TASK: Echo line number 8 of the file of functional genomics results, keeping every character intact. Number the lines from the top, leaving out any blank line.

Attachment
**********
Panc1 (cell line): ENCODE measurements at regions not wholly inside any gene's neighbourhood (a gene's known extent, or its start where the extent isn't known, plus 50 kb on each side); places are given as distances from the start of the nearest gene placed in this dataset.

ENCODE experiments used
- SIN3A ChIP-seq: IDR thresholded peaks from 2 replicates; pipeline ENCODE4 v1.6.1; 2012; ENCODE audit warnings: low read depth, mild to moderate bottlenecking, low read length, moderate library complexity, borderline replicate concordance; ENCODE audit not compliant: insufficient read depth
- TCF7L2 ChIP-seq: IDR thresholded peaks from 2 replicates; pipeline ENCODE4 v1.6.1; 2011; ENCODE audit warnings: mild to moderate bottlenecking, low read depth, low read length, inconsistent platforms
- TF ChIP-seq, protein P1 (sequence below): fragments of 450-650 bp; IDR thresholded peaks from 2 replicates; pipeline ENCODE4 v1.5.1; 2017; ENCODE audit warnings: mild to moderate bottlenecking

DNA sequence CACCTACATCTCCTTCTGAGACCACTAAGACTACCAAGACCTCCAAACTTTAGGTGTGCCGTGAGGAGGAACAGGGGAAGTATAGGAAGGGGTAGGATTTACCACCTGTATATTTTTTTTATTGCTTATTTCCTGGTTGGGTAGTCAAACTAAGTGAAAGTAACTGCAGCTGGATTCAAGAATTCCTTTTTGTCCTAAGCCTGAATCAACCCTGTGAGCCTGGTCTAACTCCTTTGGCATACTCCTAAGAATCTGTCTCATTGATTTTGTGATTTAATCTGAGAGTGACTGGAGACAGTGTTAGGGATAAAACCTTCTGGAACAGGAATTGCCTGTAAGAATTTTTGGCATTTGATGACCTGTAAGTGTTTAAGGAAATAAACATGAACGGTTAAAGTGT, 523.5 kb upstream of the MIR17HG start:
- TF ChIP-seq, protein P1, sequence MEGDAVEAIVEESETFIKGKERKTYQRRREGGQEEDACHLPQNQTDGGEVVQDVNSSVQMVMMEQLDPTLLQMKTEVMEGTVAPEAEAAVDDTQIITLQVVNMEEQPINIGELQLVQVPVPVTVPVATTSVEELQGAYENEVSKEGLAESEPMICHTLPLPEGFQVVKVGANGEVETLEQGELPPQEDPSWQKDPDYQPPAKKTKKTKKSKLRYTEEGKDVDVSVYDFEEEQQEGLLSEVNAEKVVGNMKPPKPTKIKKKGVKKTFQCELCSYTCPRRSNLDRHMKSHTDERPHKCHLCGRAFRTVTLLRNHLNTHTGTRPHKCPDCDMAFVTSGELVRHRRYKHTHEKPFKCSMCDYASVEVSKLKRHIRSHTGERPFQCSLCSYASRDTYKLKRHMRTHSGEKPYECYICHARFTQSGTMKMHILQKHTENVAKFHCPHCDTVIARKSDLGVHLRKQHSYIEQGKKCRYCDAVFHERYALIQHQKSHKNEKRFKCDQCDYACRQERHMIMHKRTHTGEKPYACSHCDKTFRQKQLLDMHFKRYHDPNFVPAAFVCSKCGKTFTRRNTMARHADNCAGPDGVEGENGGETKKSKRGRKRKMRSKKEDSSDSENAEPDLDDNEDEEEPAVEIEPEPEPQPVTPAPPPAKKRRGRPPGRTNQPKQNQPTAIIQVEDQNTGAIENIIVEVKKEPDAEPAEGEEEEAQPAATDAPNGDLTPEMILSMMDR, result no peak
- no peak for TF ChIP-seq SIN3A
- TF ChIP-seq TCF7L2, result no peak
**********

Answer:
- no peak for TF ChIP-seq SIN3A